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Gábor Osztroluczki

fellow of Bridge Budapest, Prezi, San Francisco, 2016

Community Life and Meetups

Meetups are one after another in the city. The events covered the entire offer. There is yoga, IoT, cycling, artificial intelligence, computer infrastructure, music genres, cultural events... There is a meetup for everything.

I had the chance to go to several events. I might have chosen the good ones, but all of them were full.


The most inspiring to me was the one in the Eventbrite office. Why? Let’s see!

Because they showed a tool that

  • has open source code,

  • allows components to go live automatically,

  • allows automatic scaling,

  • makes the handling of container-based applications easy.


The open source code is there and the installation of the automatic component is done. So is automatic scaling. Now, what is a container-based application? If I say Docker, it gets clearer instantly.

There is a company which has to make micro services available in all time zones of the world in order to enable their entire service range to function. This is the purpose for which they use Docker. Yes, but as soon as they started to integrate a lot of containers into each other, complexity increased all of a sudden and they ran into the limits of containers, meaning that they could not communicate with each other smoothly. They solved this with the trick of placing VPNs between the containers. It takes a lot of time to produce the testing state which would then go live at all in case of a finished deployment with 40-50-110 layers.

So Docker was functional but they wanted something even better. Google has developed multiple management tools to manage its global server farm. This started with the stuff called Borg, which worked and still works and is robust but is not so pleasant to work with.

Thus they created Omega. This took a lot of things from Borg, and a lot of things were then taken back to Borg. As it turned out, Google itself contributed greatly to the preparation of the Linux kernel for containers.

We are after two iterations of learning. Amazon Web Services has been there for years, so has Heroku, and Microsoft has Azure. Google is sitting there on many millions of servers. They have the experience to handle that server quantity. The world should however be given a tool that Google can use to generate revenues from the further utilisation of its servers and the users can configure, control, use the computing capacity and storage place so made available. A control unit fitted with a customisable REST API would be necessary. So this is how Kubernetes was born.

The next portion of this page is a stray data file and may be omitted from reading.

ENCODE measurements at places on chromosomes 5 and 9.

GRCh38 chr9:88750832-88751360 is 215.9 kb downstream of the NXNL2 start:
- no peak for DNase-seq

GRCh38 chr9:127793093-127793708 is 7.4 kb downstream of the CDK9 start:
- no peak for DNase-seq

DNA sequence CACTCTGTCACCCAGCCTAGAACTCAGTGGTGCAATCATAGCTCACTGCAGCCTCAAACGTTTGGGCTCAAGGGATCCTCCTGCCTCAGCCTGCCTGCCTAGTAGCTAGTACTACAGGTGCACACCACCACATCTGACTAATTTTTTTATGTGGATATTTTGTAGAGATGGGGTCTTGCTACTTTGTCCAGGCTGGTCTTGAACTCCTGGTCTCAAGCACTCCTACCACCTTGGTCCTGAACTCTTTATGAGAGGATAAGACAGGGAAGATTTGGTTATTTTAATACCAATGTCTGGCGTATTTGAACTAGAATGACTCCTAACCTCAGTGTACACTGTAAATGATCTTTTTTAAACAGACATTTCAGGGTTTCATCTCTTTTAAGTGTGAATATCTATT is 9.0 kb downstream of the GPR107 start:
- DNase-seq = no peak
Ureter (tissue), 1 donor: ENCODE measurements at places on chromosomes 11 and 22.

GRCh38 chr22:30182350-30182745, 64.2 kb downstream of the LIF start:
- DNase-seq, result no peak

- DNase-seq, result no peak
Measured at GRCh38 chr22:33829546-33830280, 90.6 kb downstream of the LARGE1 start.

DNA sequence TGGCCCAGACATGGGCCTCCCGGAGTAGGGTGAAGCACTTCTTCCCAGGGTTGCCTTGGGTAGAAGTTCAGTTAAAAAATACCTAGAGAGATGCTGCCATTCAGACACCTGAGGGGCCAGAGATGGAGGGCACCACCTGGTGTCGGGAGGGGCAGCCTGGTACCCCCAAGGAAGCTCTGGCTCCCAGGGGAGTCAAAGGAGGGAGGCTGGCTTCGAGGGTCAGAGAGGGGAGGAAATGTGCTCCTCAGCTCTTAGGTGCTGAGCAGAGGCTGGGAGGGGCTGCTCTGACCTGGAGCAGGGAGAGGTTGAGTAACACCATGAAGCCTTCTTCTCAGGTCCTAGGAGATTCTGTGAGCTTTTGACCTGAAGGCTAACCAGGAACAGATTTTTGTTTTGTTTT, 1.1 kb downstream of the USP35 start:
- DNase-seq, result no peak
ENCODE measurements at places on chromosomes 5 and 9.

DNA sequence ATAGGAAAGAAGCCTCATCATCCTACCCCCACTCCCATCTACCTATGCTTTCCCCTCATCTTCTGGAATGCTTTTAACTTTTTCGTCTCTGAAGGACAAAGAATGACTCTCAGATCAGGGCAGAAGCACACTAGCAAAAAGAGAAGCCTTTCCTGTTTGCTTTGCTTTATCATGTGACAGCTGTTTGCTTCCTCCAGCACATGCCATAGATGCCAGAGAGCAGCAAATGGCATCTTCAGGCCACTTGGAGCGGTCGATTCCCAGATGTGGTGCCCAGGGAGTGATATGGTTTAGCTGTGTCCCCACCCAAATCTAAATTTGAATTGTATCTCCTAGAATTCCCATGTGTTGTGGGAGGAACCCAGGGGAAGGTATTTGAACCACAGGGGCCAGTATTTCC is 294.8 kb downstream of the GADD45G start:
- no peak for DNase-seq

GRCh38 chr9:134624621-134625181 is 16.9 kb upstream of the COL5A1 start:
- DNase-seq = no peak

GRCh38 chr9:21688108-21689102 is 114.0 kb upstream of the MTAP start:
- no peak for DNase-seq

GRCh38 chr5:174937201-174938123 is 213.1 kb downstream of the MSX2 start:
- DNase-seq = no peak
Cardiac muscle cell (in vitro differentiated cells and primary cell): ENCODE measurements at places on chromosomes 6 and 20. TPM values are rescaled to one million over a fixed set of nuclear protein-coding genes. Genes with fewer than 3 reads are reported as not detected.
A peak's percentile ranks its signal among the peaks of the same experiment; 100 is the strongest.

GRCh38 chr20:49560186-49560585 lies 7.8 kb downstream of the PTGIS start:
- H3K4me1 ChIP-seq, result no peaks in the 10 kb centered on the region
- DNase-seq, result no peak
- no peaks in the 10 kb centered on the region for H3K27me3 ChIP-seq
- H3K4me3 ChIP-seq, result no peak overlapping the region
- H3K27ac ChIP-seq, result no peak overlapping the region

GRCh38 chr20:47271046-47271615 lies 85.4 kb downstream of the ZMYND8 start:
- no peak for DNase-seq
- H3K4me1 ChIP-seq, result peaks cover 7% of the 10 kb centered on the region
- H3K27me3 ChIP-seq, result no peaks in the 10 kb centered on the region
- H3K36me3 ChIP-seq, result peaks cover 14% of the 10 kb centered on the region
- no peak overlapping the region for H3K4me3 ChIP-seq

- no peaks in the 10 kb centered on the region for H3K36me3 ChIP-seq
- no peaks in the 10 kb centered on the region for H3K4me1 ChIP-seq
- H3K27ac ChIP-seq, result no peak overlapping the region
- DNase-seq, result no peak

It was a colleague of Google who showed us Kubernetes on the meetup at Eventbrite.

The presentation was of course prepared in advance, thus everything went smoothly. He demonstrated the abilities of Kubernetes on a simple laptop. It was interesting to hear the following discussion between the speaker and a member of the audience during the questions and answers sections:

“... we have been using Kubernetes in the live environment for quite some time and...”

And the answer was:

“...I would not use Kubernetes in the live environment for the time being...”

This also demonstrates that the casual atmosphere and the relatively limited number of attendants at a meetup can let one learn from a few hints that something is being worked on with Kubernetes at Google.


At the end of the presentation, after the speaker, a British guy wearing jeans and a T-shirt, left the podium, answered the questions of people surrounding him as if he would dream with this architecture every night. As if he was telling what’s what about the homework and how one should solve a quadratic equation.

This atmosphere and culture has a self-generating effect. Knowledge sharing allows the emergence of new functions in already existing products at an ever shorter iterations, and products/start-ups can spread as fast as wildfire. Having natural selection included in the equation, Bay Area churns out novelty.